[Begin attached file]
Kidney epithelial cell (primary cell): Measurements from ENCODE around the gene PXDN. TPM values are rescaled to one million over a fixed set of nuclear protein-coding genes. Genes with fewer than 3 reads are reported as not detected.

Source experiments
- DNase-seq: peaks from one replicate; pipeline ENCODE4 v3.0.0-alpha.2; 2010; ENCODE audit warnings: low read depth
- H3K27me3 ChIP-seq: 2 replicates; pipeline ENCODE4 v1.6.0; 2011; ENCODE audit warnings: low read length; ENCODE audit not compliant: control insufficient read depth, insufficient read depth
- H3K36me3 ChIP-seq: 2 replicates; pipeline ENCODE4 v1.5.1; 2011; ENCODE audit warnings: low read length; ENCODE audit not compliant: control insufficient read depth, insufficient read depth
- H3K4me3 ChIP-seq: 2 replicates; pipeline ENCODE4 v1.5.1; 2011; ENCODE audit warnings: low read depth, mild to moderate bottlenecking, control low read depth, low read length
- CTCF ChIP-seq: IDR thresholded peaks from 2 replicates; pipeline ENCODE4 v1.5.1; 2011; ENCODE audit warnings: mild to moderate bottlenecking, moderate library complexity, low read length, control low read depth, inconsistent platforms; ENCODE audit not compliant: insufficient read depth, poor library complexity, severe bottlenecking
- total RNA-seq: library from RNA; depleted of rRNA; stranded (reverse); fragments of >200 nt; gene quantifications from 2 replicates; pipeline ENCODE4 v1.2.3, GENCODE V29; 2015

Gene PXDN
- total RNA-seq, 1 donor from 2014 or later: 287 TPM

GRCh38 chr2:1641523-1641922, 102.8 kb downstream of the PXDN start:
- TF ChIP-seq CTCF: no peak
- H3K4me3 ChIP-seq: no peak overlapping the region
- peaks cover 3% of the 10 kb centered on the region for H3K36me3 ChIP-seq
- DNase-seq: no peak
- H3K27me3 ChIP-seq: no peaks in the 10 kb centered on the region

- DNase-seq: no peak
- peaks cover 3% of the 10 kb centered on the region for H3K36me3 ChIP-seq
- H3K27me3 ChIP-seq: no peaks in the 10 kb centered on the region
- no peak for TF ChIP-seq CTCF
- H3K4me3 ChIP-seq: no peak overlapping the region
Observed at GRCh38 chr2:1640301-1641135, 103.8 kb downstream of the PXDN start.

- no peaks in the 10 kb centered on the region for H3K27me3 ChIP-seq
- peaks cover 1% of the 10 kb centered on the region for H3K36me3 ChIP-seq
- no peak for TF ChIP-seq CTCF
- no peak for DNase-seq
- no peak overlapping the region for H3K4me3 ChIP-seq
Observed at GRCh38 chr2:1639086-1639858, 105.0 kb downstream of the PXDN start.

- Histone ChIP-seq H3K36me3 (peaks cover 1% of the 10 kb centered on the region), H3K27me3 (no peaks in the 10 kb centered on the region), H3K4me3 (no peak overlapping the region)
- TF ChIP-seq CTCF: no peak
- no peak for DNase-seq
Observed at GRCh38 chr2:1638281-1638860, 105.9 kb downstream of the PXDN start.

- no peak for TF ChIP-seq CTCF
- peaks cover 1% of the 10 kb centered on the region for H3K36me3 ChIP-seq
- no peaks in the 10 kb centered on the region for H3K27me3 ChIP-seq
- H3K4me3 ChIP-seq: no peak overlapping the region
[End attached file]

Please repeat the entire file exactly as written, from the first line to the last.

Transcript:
Kidney epithelial cell (primary cell): Measurements from ENCODE around the gene PXDN. TPM values are rescaled to one million over a fixed set of nuclear protein-coding genes. Genes with fewer than 3 reads are reported as not detected.

Source experiments
- DNase-seq: peaks from one replicate; pipeline ENCODE4 v3.0.0-alpha.2; 2010; ENCODE audit warnings: low read depth
- H3K27me3 ChIP-seq: 2 replicates; pipeline ENCODE4 v1.6.0; 2011; ENCODE audit warnings: low read length; ENCODE audit not compliant: control insufficient read depth, insufficient read depth
- H3K36me3 ChIP-seq: 2 replicates; pipeline ENCODE4 v1.5.1; 2011; ENCODE audit warnings: low read length; ENCODE audit not compliant: control insufficient read depth, insufficient read depth
- H3K4me3 ChIP-seq: 2 replicates; pipeline ENCODE4 v1.5.1; 2011; ENCODE audit warnings: low read depth, mild to moderate bottlenecking, control low read depth, low read length
- CTCF ChIP-seq: IDR thresholded peaks from 2 replicates; pipeline ENCODE4 v1.5.1; 2011; ENCODE audit warnings: mild to moderate bottlenecking, moderate library complexity, low read length, control low read depth, inconsistent platforms; ENCODE audit not compliant: insufficient read depth, poor library complexity, severe bottlenecking
- total RNA-seq: library from RNA; depleted of rRNA; stranded (reverse); fragments of >200 nt; gene quantifications from 2 replicates; pipeline ENCODE4 v1.2.3, GENCODE V29; 2015

Gene PXDN
- total RNA-seq, 1 donor from 2014 or later: 287 TPM

GRCh38 chr2:1641523-1641922, 102.8 kb downstream of the PXDN start:
- TF ChIP-seq CTCF: no peak
- H3K4me3 ChIP-seq: no peak overlapping the region
- peaks cover 3% of the 10 kb centered on the region for H3K36me3 ChIP-seq
- DNase-seq: no peak
- H3K27me3 ChIP-seq: no peaks in the 10 kb centered on the region

- DNase-seq: no peak
- peaks cover 3% of the 10 kb centered on the region for H3K36me3 ChIP-seq
- H3K27me3 ChIP-seq: no peaks in the 10 kb centered on the region
- no peak for TF ChIP-seq CTCF
- H3K4me3 ChIP-seq: no peak overlapping the region
Observed at GRCh38 chr2:1640301-1641135, 103.8 kb downstream of the PXDN start.

- no peaks in the 10 kb centered on the region for H3K27me3 ChIP-seq
- peaks cover 1% of the 10 kb centered on the region for H3K36me3 ChIP-seq
- no peak for TF ChIP-seq CTCF
- no peak for DNase-seq
- no peak overlapping the region for H3K4me3 ChIP-seq
Observed at GRCh38 chr2:1639086-1639858, 105.0 kb downstream of the PXDN start.

- Histone ChIP-seq H3K36me3 (peaks cover 1% of the 10 kb centered on the region), H3K27me3 (no peaks in the 10 kb centered on the region), H3K4me3 (no peak overlapping the region)
- TF ChIP-seq CTCF: no peak
- no peak for DNase-seq
Observed at GRCh38 chr2:1638281-1638860, 105.9 kb downstream of the PXDN start.

- no peak for TF ChIP-seq CTCF
- peaks cover 1% of the 10 kb centered on the region for H3K36me3 ChIP-seq
- no peaks in the 10 kb centered on the region for H3K27me3 ChIP-seq
- H3K4me3 ChIP-seq: no peak overlapping the region